General information: First Jewish presence: late 17th century; peak Jewish population: 83 in 1905; Jewish population in 1933: 53
Summary: By 1905, most Dornum Jews were craftsmen, merchants and cattle traders. Relations with the local Christian population were good, with Jews serving on the town council. In 1721, the community consecrated a cemetery on Bollwarfsweg. The first available record of a prayer room is from 1730. In 1841, a proper synagogue was erected on Kichstrasse, after which it was renovated on many occasions; in 1920, electricity was installed in the building. Dornum Jews also maintained a mikveh and a school, the latter of which was presided over by a teacher who served as shochet and chazzan. In 1933, 53 Jews lived in Dornum, of whom over 20 left by year’s end; by 1938, only 15 Jews lived in the town. Although the synagogue had been sold to a neighboring carpenter on November 7, 1938, SA men broke into and vandalized the building on Pogrom Night; ritual objects and Torah scrolls, stolen from the community chairman’s home, were burned in the street. The cemetery was sold during the war, the gravestones removed; later, at some point after 1945, Allied forces restored both. Dornum’s synagogue, later used as a storage site, was renovated in 1981. Later, in 1990, it was converted into a memorial site with a commemorative plaque. At least 11 Dornum Jews died in the Shoah.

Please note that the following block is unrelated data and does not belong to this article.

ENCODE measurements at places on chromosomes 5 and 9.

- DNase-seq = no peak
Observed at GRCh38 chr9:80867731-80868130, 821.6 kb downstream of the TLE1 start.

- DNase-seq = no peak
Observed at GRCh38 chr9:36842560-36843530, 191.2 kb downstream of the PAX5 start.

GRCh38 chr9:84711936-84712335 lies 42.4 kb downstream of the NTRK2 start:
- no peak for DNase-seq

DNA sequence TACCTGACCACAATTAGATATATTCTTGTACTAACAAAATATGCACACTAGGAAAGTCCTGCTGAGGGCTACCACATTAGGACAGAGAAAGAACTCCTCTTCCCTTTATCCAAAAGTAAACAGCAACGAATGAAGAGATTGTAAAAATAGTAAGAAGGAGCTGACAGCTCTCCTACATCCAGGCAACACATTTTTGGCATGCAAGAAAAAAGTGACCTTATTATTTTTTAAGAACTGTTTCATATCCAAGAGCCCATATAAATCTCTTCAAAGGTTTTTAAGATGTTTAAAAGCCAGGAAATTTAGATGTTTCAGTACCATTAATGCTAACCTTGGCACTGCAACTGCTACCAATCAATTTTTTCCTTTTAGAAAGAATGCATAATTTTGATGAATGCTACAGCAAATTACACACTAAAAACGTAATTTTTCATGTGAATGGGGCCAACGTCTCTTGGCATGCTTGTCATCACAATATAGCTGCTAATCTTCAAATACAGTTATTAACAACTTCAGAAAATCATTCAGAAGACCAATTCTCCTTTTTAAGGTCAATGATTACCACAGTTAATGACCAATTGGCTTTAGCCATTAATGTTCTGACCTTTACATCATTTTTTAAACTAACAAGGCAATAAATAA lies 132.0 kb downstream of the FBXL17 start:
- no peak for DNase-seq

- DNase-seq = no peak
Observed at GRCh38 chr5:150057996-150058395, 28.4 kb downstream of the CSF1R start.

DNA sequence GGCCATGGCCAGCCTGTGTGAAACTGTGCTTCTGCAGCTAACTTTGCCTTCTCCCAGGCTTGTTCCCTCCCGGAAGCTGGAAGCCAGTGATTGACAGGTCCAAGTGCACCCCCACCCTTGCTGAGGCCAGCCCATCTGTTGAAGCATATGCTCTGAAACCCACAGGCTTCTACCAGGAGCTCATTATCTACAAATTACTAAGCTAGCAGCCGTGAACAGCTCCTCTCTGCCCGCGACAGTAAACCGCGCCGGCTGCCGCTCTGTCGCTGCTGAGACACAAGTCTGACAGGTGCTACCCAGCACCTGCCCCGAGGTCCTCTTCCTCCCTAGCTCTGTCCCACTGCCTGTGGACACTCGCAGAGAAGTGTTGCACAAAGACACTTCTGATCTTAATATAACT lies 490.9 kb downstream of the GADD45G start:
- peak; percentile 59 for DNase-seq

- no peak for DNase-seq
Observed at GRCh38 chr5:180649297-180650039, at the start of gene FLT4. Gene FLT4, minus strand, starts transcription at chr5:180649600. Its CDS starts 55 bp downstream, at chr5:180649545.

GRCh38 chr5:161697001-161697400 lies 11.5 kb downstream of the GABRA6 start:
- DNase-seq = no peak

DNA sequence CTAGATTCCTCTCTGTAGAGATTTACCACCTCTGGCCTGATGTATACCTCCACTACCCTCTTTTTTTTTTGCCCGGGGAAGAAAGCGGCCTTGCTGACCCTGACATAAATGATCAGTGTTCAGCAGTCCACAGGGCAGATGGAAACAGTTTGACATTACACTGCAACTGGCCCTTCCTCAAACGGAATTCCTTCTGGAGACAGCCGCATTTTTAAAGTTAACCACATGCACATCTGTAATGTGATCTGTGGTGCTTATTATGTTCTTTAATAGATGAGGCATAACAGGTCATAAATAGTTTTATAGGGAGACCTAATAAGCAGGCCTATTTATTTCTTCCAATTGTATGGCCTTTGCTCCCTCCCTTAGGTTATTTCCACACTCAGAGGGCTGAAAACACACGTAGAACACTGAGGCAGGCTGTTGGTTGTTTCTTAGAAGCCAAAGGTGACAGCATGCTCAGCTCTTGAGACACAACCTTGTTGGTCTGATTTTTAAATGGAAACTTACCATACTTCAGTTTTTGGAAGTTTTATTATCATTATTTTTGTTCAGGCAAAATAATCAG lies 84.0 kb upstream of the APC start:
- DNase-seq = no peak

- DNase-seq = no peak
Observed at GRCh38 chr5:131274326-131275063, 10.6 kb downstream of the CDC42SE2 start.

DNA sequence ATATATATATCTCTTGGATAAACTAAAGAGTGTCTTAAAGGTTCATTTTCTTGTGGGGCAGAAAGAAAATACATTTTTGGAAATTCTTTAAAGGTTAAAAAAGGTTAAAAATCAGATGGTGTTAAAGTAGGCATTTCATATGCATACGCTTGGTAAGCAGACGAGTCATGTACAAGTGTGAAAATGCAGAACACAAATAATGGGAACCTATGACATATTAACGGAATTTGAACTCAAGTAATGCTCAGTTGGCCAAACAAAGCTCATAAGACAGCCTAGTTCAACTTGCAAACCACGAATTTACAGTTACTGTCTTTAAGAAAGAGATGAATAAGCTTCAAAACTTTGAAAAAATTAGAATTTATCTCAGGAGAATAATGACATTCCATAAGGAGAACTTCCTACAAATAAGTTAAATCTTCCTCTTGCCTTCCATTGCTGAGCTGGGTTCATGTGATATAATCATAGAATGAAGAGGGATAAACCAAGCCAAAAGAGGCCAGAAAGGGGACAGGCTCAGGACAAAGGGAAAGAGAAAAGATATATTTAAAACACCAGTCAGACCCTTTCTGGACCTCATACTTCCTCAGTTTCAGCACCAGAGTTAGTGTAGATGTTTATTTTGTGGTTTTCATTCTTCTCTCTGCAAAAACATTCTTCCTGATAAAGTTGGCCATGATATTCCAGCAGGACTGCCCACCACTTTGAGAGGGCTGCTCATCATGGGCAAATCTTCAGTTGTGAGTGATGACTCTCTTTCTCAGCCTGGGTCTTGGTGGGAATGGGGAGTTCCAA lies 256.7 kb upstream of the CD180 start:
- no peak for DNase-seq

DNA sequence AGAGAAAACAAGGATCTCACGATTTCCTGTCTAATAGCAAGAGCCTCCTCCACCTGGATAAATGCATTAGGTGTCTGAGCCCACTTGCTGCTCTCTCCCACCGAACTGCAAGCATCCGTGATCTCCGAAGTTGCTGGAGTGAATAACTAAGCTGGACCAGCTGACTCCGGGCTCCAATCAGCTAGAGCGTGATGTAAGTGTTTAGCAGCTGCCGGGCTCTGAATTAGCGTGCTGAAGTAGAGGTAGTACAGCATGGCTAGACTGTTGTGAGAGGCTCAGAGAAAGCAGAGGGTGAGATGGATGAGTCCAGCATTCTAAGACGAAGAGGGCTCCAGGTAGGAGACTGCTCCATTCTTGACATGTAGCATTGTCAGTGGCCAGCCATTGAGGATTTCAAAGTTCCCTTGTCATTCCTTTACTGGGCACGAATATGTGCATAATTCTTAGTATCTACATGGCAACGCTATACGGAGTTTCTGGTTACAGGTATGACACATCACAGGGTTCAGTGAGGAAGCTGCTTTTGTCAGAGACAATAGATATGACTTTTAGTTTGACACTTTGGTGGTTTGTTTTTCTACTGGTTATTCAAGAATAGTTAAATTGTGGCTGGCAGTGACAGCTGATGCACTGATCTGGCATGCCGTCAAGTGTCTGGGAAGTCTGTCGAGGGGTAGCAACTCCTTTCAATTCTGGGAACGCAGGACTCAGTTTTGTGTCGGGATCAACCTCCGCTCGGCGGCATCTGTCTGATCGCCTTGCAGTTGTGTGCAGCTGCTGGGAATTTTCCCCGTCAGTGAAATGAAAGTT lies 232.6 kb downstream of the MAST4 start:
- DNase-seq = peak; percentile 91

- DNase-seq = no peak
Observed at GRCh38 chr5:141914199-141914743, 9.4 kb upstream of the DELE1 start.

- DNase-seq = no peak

Author / Sources: Heike Zaun Goshen
Sources: AH, AJ, EJL, HU
Located in: lower-saxony